Eugene Cho

the dilemma of self-glorification

Things are going well in the movement and then suddenly, two people drop dead.  That’s the story in Acts 5:1-11 and the dramatic death narrative of Ananias and Sapphira:

“When Ananias heard this, he fell down and died. And great fear seized all who heard what had happened… About three hours later his wife came in, not knowing what had happened…At that moment she fell down at his feet and died…”

Let me be honest and say that prior to these recent Sundays, I’ve always managed to avoid preaching on this narrative but this is one of the reasons why I’m a fan of expository teaching.  Whether we like it or not, we are occasionally confronted by such awkward, weird, and uncomfortable passages.

Most of you who were at Quest the past two Sundays have heard all the points so there’s no need to go over all of them.  If you want, you can listen to the two sermons below and subscribe to the podcasts:

Acts 4:36-5:11 | The Dilemma of Self-Glorification Part I [2/24/08]

and here’s Part II  of The Dilemma of Self-Glorification [3/2/08]

But for this blog community, this story exemplifies both harshness and grace.  It all depends on our perspective.  What happens to Ananias and Sapphira is harsh.  Period.  What happens to us is a story of grace.  Because if deception, manipulation and self-glorification is what Ananias and Sapphira are guilty of, we should all be dead.  End of sentence.  Period.  But we’re not and it is a testament of God’s grace.  Why Ananias and Sapphira are judged with physical death [not spiritual damnation] is a mystery to us as the Scriptures are unclear.  We obviously know of their sin but why them and not us.

Ananias and Sapphira saw the response that Barnabas received in Chapter 4.  They envied him; coveted the attention he was receiving and thus conspired to deceive not only the church community but God.  The difference was that Barnabas was convicted by the Holy Spirit but Ananias and Sapphira were deceived by an Unholy Spirit.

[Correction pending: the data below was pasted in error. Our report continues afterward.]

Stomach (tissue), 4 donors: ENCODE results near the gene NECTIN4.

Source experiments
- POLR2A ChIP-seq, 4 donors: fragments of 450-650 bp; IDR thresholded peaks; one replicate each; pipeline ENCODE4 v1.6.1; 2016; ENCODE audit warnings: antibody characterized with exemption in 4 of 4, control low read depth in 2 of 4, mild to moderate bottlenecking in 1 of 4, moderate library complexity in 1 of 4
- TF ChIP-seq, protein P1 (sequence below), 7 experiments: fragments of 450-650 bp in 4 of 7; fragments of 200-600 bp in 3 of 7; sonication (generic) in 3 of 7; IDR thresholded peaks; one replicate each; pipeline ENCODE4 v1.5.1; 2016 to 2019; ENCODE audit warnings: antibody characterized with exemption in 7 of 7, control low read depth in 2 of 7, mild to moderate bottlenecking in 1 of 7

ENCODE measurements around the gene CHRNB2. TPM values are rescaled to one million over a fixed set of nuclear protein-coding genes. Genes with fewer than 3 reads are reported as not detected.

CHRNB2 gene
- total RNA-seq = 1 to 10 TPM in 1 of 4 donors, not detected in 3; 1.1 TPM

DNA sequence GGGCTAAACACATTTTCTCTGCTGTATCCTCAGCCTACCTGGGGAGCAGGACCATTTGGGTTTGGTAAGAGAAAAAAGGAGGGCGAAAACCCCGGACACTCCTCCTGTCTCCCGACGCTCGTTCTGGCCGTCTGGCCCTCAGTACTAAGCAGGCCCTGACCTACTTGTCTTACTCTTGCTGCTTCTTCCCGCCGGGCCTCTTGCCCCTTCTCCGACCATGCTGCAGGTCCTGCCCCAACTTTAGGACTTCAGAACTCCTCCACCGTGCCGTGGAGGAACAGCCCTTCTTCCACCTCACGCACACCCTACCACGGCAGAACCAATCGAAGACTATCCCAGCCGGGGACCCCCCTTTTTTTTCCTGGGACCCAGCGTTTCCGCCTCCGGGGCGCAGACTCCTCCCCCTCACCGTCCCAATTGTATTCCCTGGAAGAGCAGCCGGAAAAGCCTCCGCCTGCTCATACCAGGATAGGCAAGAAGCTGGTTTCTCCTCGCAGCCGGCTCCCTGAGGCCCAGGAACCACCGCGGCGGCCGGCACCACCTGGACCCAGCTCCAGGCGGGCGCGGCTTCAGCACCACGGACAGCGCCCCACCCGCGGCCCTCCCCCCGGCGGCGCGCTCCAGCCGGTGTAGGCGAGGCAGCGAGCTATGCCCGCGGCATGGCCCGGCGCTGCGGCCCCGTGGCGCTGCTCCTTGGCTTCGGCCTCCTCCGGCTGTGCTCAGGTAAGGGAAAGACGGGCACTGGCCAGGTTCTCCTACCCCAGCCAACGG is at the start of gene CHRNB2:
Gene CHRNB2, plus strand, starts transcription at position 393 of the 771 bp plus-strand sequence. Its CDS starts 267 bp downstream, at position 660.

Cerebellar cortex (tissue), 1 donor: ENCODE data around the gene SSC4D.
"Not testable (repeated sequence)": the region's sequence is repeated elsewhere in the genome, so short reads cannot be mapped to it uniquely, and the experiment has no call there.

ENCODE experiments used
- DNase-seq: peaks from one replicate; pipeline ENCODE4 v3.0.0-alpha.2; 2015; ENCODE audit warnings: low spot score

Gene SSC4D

But before we applaud the judgment against Ananias and Sapphira, [if we are all honest with ourselves], we should all admit that – to a certain extent – we enjoy being liked, looked upon with respect, elevated, celebrated, etc. But if we’re not careful, we’ll sacrifice our integrity and humility to bring glory for ourselves. The reason why this hypocrisy is so much more devastating and deceiving in the church or in the Christian life is that we use the name of Jesus to bring glory – not unto Jesus but to ourselves. This is why I believe God was so harsh with Ananias and Sapphira. This is the worse hypocrisy.

All of us are susceptible.  But leaders who are visible are especially in danger.  This =  me.

And this is why the last two Sundays have been especially “good” for me.  While I hope and pray that many were blessed and convicted, I was certainly convicted.  

In small but increasing ways, Quest Church and my name is “getting out” – newspaper articles, interviews, photos, inquiries about book possibilities, teaching classes, speaking at small conferences, etc.  Coincidentally, a photographer from the Seattle PI showed up last Sunday to shoot pictures which was awkward esp. in light of the message.  [I was scared I might get struck down.]

And while this is not meant to sound arrogant, I believe that our “deeper years” are only ahead of us.  And so, I write this entry to simply confess that I need to be careful.  I don’t ever want to compromise the process for the product; to exchange Christ for celebrity; to increase so that Jesus decreases; and to allow hypocrisy to seep through my life that I can’t be honest with my shortcomings.

In short, I need Jesus.  Thank you Jesus for your mercy and grace.

Filed under: religion

5 Responses

  1. KL says:

    Eugene,
    I just appreciate your heart. I think as long as we remain honest and humble, the Lord will be honored.

  2. Peter Choi says:

    Eugene,
    after reading that, i want to take you out for a round of golf. thank you for your constant risks in being real and vulnerable. it ministers to me very much.

  3. dennis says:

    You arrogant jerk!

    Just kidding. Seriously, thank you for your honesty, Like you said, if we’re all honest, we all want to appear “more” than we are.

    Keep pressing on.

  4. justin says: